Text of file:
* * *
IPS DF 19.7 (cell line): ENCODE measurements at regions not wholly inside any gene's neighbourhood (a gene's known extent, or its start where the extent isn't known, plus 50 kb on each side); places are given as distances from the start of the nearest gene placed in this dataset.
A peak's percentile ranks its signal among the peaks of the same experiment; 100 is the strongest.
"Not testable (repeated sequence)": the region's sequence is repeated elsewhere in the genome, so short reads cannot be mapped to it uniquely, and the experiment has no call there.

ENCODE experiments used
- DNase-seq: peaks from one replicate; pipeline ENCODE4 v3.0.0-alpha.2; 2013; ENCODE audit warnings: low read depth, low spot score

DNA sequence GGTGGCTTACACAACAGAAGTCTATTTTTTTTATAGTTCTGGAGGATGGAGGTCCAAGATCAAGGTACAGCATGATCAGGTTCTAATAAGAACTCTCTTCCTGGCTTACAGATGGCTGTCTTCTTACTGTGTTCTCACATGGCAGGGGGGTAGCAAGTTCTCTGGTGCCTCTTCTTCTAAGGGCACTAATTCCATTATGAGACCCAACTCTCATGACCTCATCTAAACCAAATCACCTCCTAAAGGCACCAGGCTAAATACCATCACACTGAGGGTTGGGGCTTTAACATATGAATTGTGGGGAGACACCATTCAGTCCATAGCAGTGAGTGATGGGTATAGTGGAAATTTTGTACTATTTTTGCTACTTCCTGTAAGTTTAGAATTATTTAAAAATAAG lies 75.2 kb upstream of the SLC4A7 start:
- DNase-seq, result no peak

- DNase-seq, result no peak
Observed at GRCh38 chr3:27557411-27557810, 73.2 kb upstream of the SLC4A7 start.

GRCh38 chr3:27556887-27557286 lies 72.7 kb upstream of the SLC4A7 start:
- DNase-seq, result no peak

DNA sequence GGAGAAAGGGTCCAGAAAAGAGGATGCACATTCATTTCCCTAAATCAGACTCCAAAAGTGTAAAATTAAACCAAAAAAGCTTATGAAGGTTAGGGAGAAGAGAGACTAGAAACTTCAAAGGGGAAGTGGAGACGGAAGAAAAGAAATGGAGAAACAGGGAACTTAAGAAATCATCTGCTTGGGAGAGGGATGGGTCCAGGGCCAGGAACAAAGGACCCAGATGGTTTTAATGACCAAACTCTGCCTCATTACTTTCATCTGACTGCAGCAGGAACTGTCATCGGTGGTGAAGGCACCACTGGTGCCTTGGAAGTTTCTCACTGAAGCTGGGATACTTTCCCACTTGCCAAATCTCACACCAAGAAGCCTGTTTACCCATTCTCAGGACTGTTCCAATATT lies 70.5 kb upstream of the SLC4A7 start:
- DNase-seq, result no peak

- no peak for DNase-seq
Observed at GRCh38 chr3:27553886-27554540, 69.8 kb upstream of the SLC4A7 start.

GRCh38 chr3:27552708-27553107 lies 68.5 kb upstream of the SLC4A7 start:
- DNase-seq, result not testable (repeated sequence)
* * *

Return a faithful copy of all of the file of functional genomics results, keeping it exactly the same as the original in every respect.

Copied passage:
IPS DF 19.7 (cell line): ENCODE measurements at regions not wholly inside any gene's neighbourhood (a gene's known extent, or its start where the extent isn't known, plus 50 kb on each side); places are given as distances from the start of the nearest gene placed in this dataset.
A peak's percentile ranks its signal among the peaks of the same experiment; 100 is the strongest.
"Not testable (repeated sequence)": the region's sequence is repeated elsewhere in the genome, so short reads cannot be mapped to it uniquely, and the experiment has no call there.

ENCODE experiments used
- DNase-seq: peaks from one replicate; pipeline ENCODE4 v3.0.0-alpha.2; 2013; ENCODE audit warnings: low read depth, low spot score

DNA sequence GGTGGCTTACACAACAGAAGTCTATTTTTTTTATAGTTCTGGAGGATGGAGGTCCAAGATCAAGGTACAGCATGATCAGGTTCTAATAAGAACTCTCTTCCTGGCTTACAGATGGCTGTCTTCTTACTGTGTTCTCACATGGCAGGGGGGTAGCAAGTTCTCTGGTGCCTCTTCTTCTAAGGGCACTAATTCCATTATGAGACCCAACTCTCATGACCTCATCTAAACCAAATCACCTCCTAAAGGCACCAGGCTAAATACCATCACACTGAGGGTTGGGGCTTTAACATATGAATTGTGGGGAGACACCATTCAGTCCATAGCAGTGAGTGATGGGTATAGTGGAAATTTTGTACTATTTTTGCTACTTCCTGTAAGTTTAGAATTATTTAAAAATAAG lies 75.2 kb upstream of the SLC4A7 start:
- DNase-seq, result no peak

- DNase-seq, result no peak
Observed at GRCh38 chr3:27557411-27557810, 73.2 kb upstream of the SLC4A7 start.

GRCh38 chr3:27556887-27557286 lies 72.7 kb upstream of the SLC4A7 start:
- DNase-seq, result no peak

DNA sequence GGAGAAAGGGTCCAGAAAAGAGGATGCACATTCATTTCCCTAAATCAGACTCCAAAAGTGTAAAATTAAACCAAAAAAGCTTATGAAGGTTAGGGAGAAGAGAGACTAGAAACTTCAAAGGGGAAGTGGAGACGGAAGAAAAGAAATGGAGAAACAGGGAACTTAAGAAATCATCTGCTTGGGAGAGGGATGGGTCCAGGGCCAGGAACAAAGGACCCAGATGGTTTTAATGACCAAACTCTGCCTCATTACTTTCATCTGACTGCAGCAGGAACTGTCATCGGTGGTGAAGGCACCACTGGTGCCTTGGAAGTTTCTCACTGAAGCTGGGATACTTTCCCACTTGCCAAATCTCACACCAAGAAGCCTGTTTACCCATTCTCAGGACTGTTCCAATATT lies 70.5 kb upstream of the SLC4A7 start:
- DNase-seq, result no peak

- no peak for DNase-seq
Observed at GRCh38 chr3:27553886-27554540, 69.8 kb upstream of the SLC4A7 start.

GRCh38 chr3:27552708-27553107 lies 68.5 kb upstream of the SLC4A7 start:
- DNase-seq, result not testable (repeated sequence)